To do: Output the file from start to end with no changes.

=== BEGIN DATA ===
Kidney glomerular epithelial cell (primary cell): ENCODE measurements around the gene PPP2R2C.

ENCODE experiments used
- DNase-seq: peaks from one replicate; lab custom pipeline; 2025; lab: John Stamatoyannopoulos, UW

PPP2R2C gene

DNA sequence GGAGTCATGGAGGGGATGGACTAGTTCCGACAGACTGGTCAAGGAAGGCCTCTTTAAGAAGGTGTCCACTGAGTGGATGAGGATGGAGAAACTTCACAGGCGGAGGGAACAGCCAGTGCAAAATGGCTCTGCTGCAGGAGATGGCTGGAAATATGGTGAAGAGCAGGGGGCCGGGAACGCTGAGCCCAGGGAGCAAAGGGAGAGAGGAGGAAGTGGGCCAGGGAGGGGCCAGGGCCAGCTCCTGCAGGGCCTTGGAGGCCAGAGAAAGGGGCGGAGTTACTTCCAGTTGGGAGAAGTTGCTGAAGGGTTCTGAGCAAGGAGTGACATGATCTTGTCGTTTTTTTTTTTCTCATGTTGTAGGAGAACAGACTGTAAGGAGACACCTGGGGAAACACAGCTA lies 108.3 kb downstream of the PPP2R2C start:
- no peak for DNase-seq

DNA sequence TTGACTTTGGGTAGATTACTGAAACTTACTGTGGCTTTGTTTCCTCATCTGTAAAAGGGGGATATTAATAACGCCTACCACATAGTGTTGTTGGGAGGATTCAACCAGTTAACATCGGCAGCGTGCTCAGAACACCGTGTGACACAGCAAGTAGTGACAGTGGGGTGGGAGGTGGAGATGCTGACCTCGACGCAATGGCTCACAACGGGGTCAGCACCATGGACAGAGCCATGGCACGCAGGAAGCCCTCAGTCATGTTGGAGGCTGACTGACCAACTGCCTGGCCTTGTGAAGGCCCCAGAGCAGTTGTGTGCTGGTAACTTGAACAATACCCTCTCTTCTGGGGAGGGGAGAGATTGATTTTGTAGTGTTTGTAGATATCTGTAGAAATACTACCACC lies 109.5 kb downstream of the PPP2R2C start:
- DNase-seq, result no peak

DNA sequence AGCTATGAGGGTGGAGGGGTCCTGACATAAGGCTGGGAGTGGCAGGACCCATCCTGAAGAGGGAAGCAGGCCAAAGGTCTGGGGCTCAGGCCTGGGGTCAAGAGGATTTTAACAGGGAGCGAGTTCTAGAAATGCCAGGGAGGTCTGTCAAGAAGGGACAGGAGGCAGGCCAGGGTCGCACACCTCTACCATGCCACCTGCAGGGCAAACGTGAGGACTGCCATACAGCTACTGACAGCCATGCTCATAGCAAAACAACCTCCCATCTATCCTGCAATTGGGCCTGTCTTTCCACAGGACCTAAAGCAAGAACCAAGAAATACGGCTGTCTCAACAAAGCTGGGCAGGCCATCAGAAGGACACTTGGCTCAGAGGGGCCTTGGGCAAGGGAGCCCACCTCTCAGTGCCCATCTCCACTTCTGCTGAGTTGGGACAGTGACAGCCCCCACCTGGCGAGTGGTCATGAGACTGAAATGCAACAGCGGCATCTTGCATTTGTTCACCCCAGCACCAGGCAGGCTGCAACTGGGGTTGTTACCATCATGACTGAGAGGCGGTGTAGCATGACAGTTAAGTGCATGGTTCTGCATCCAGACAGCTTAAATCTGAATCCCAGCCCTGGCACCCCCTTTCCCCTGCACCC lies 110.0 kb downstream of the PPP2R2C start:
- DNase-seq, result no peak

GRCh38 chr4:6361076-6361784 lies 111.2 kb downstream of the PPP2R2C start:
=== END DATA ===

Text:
Kidney glomerular epithelial cell (primary cell): ENCODE measurements around the gene PPP2R2C.

ENCODE experiments used
- DNase-seq: peaks from one replicate; lab custom pipeline; 2025; lab: John Stamatoyannopoulos, UW

PPP2R2C gene

DNA sequence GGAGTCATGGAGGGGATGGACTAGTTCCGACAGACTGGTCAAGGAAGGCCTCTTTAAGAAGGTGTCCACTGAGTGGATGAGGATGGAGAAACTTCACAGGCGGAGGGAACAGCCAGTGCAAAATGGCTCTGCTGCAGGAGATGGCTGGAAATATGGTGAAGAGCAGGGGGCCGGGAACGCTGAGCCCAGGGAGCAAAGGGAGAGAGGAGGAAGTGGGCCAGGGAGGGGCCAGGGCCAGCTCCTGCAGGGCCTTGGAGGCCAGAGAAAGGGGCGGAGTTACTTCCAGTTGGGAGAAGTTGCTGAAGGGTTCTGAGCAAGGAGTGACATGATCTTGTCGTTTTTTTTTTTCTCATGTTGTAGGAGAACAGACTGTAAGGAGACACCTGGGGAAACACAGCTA lies 108.3 kb downstream of the PPP2R2C start:
- no peak for DNase-seq

DNA sequence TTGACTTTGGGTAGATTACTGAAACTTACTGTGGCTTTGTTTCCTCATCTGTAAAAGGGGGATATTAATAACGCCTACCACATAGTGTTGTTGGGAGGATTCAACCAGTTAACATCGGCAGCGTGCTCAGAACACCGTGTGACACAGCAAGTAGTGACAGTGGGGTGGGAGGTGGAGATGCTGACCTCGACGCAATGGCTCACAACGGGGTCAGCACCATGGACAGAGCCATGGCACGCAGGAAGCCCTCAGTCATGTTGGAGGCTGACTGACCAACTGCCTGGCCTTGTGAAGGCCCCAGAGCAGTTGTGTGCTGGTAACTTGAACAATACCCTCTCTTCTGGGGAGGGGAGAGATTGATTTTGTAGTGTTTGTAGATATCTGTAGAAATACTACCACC lies 109.5 kb downstream of the PPP2R2C start:
- DNase-seq, result no peak

DNA sequence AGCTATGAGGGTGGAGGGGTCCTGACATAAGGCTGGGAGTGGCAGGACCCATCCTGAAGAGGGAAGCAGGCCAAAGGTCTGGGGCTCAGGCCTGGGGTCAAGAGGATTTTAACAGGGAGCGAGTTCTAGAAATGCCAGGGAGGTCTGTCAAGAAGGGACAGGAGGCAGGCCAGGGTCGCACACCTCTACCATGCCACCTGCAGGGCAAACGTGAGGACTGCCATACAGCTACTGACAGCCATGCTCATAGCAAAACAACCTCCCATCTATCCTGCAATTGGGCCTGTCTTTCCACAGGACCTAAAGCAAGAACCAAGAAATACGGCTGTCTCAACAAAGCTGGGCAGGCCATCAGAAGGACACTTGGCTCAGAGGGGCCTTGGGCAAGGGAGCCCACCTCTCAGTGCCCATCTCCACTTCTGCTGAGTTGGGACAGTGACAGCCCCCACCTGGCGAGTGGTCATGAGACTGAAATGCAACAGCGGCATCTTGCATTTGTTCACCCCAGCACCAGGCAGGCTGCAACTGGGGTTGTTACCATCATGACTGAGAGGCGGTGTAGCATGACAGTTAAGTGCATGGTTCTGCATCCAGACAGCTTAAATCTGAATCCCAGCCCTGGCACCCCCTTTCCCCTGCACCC lies 110.0 kb downstream of the PPP2R2C start:
- DNase-seq, result no peak

GRCh38 chr4:6361076-6361784 lies 111.2 kb downstream of the PPP2R2C start: